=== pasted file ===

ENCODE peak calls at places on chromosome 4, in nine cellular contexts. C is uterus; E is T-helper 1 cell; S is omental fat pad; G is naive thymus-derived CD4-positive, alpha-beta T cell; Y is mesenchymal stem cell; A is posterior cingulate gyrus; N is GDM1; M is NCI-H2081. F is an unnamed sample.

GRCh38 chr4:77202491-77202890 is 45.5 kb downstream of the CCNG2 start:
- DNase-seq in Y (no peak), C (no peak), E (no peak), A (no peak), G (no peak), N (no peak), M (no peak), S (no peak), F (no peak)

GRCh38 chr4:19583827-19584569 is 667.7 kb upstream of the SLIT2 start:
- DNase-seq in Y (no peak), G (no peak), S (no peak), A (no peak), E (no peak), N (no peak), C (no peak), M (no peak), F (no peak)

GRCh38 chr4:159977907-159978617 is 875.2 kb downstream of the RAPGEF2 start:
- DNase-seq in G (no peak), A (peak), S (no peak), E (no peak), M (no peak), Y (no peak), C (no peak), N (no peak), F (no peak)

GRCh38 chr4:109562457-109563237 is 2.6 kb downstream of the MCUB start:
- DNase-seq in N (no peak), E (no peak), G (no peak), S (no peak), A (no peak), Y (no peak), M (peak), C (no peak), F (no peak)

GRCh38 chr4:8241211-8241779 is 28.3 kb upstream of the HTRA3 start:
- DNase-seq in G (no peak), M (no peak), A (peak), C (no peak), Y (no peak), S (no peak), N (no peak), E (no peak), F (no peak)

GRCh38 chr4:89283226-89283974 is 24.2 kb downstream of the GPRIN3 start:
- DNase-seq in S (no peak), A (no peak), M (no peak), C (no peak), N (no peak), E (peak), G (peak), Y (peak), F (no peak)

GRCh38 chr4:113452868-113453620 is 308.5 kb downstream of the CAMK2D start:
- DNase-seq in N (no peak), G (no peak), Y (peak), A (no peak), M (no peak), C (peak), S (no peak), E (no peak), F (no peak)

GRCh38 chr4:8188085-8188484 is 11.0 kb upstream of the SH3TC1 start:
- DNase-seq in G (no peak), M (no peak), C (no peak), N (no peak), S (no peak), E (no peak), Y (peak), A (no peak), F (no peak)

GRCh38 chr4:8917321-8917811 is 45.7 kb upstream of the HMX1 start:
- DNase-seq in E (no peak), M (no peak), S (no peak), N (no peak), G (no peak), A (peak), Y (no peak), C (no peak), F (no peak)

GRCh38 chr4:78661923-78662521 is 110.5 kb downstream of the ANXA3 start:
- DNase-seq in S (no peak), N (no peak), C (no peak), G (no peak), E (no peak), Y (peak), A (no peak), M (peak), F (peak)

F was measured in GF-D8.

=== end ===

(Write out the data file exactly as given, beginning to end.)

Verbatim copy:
ENCODE peak calls at places on chromosome 4, in nine cellular contexts. C is uterus; E is T-helper 1 cell; S is omental fat pad; G is naive thymus-derived CD4-positive, alpha-beta T cell; Y is mesenchymal stem cell; A is posterior cingulate gyrus; N is GDM1; M is NCI-H2081. F is an unnamed sample.

GRCh38 chr4:77202491-77202890 is 45.5 kb downstream of the CCNG2 start:
- DNase-seq in Y (no peak), C (no peak), E (no peak), A (no peak), G (no peak), N (no peak), M (no peak), S (no peak), F (no peak)

GRCh38 chr4:19583827-19584569 is 667.7 kb upstream of the SLIT2 start:
- DNase-seq in Y (no peak), G (no peak), S (no peak), A (no peak), E (no peak), N (no peak), C (no peak), M (no peak), F (no peak)

GRCh38 chr4:159977907-159978617 is 875.2 kb downstream of the RAPGEF2 start:
- DNase-seq in G (no peak), A (peak), S (no peak), E (no peak), M (no peak), Y (no peak), C (no peak), N (no peak), F (no peak)

GRCh38 chr4:109562457-109563237 is 2.6 kb downstream of the MCUB start:
- DNase-seq in N (no peak), E (no peak), G (no peak), S (no peak), A (no peak), Y (no peak), M (peak), C (no peak), F (no peak)

GRCh38 chr4:8241211-8241779 is 28.3 kb upstream of the HTRA3 start:
- DNase-seq in G (no peak), M (no peak), A (peak), C (no peak), Y (no peak), S (no peak), N (no peak), E (no peak), F (no peak)

GRCh38 chr4:89283226-89283974 is 24.2 kb downstream of the GPRIN3 start:
- DNase-seq in S (no peak), A (no peak), M (no peak), C (no peak), N (no peak), E (peak), G (peak), Y (peak), F (no peak)

GRCh38 chr4:113452868-113453620 is 308.5 kb downstream of the CAMK2D start:
- DNase-seq in N (no peak), G (no peak), Y (peak), A (no peak), M (no peak), C (peak), S (no peak), E (no peak), F (no peak)

GRCh38 chr4:8188085-8188484 is 11.0 kb upstream of the SH3TC1 start:
- DNase-seq in G (no peak), M (no peak), C (no peak), N (no peak), S (no peak), E (no peak), Y (peak), A (no peak), F (no peak)

GRCh38 chr4:8917321-8917811 is 45.7 kb upstream of the HMX1 start:
- DNase-seq in E (no peak), M (no peak), S (no peak), N (no peak), G (no peak), A (peak), Y (no peak), C (no peak), F (no peak)

GRCh38 chr4:78661923-78662521 is 110.5 kb downstream of the ANXA3 start:
- DNase-seq in S (no peak), N (no peak), C (no peak), G (no peak), E (no peak), Y (peak), A (no peak), M (peak), F (peak)

F was measured in GF-D8.